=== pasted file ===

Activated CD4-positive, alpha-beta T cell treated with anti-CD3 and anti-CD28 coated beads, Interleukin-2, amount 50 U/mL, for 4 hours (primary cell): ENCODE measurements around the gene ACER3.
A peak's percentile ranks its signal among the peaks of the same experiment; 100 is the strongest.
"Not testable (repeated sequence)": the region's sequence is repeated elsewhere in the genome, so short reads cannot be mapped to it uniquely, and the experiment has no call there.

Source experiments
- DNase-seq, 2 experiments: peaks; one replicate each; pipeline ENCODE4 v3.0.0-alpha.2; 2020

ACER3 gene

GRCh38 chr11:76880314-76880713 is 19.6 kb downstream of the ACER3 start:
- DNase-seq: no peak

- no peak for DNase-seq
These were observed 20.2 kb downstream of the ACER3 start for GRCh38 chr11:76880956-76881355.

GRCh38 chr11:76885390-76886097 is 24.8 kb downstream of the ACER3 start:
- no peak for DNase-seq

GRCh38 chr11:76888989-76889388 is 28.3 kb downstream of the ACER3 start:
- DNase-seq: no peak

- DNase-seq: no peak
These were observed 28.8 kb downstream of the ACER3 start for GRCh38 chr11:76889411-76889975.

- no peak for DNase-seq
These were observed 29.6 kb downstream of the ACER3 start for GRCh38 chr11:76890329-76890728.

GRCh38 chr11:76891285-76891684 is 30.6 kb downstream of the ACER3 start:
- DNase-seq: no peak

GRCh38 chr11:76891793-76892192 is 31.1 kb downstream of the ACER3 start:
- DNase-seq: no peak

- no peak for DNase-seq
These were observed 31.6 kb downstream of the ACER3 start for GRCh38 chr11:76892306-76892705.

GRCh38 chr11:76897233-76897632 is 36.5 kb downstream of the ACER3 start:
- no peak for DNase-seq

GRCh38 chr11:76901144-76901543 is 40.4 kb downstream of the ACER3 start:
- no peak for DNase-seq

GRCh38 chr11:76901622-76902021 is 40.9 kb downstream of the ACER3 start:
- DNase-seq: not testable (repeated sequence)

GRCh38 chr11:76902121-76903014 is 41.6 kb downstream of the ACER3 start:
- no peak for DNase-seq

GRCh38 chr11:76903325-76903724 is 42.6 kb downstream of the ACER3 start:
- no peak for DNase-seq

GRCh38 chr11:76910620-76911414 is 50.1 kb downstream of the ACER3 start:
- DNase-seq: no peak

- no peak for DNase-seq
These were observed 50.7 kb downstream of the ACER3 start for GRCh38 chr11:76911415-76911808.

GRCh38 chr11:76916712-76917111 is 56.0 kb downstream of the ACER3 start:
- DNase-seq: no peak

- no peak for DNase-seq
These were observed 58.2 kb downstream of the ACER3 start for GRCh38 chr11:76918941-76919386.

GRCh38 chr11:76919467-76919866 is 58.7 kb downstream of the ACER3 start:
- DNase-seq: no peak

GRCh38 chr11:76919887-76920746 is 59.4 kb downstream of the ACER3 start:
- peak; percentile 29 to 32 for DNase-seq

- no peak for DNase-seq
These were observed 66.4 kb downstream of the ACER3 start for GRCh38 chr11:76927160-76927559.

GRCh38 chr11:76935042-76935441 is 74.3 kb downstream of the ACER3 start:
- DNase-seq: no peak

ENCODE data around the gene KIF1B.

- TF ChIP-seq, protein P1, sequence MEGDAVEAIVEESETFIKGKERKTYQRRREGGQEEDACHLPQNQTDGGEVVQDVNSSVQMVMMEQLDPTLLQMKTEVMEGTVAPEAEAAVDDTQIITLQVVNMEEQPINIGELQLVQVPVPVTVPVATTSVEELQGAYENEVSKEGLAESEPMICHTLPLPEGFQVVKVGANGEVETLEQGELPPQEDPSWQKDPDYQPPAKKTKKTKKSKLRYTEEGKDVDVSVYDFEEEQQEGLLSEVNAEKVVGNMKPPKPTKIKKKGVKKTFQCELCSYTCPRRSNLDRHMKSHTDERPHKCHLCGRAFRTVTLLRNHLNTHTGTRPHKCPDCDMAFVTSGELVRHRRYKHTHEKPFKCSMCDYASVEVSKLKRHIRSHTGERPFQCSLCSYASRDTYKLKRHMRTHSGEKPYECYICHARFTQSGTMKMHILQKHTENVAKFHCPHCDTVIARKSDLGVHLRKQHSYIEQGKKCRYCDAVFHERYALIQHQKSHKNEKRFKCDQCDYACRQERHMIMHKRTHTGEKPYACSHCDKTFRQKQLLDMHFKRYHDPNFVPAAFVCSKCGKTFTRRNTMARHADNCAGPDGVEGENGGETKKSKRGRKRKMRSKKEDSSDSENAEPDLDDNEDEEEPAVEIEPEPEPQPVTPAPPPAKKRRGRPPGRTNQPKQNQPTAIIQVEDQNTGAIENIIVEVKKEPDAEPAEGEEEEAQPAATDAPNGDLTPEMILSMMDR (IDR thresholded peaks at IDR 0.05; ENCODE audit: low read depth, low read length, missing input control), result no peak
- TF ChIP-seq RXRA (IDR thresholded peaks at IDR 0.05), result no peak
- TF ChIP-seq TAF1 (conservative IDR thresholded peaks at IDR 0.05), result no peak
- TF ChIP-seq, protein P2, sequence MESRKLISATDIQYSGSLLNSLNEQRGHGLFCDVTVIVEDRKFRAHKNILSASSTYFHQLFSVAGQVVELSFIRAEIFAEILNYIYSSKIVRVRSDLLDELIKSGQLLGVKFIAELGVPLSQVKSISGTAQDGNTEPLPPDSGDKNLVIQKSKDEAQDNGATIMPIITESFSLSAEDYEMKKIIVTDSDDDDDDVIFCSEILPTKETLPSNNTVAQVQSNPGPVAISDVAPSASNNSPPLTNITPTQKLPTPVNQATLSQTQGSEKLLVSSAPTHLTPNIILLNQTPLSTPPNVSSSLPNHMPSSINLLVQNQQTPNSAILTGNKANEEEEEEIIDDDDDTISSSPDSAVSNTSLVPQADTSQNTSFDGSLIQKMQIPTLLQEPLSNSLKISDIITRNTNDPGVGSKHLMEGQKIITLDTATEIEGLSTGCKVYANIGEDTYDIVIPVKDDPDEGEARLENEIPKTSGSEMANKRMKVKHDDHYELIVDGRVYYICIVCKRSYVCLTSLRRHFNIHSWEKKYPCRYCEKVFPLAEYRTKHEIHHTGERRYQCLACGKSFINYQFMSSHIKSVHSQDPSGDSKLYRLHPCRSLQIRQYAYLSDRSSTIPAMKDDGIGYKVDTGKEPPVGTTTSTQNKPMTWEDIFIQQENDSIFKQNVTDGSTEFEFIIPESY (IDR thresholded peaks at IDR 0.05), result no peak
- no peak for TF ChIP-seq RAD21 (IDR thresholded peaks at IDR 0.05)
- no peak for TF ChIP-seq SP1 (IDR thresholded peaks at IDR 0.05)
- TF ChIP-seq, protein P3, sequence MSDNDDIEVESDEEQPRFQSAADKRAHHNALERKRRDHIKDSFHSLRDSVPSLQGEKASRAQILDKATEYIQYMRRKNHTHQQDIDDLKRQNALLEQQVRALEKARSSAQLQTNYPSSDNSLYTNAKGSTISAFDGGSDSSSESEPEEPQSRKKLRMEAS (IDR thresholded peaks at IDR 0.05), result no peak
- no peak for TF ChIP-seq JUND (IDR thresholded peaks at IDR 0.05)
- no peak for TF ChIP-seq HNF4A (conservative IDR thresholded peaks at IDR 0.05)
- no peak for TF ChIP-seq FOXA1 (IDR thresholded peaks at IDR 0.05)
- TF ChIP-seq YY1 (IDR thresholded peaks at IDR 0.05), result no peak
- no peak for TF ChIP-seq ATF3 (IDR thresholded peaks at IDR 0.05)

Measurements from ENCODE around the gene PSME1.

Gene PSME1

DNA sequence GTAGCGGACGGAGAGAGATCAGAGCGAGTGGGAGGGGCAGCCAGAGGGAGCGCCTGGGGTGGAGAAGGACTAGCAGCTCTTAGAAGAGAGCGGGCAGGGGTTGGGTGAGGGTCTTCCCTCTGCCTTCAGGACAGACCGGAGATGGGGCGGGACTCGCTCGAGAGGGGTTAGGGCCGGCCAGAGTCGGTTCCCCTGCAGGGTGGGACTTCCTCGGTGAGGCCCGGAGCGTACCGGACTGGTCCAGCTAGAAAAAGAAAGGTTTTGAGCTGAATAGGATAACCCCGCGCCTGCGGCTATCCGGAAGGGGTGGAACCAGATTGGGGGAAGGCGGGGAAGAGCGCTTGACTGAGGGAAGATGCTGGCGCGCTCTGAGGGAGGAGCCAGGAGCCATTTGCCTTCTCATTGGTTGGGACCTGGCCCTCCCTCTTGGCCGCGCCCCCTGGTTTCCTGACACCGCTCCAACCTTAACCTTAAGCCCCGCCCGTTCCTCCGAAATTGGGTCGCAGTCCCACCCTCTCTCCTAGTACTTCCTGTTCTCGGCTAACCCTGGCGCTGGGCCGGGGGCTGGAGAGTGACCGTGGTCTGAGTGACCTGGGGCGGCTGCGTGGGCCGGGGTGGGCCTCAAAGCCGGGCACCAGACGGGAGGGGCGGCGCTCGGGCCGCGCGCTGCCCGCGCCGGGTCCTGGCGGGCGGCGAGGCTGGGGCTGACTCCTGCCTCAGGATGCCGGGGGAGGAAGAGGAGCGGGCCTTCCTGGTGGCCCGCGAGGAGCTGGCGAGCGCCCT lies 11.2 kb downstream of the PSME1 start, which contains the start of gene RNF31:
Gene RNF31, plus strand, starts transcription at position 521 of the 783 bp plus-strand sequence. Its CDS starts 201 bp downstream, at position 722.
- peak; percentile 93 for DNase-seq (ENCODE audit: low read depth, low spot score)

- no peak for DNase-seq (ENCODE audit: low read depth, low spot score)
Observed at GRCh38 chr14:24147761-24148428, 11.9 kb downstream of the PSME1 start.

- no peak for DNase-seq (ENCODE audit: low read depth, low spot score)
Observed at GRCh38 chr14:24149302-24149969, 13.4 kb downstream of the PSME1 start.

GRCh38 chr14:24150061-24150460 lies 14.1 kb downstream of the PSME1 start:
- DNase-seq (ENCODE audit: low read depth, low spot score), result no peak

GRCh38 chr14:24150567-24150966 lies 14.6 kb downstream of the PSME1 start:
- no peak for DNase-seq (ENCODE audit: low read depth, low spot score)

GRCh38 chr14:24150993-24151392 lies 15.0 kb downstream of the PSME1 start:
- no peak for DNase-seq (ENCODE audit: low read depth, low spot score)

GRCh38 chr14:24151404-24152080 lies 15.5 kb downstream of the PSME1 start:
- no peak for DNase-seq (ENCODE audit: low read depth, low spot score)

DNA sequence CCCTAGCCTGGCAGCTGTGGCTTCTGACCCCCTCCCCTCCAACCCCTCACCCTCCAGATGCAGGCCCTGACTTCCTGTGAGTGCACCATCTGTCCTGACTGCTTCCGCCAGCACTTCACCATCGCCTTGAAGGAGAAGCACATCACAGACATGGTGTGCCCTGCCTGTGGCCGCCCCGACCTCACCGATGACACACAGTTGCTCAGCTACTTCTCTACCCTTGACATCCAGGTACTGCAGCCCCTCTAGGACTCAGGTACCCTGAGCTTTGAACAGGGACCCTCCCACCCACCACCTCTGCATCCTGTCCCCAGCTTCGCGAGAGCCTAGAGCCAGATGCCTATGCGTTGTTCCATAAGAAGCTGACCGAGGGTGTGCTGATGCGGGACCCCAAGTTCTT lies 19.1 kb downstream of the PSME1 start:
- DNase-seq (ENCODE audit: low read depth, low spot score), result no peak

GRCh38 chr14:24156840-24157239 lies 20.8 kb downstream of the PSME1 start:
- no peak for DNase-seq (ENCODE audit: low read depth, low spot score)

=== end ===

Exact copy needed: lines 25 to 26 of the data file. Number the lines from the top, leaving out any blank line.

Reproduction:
GRCh38 chr11:76897233-76897632 is 36.5 kb downstream of the ACER3 start:
- no peak for DNase-seq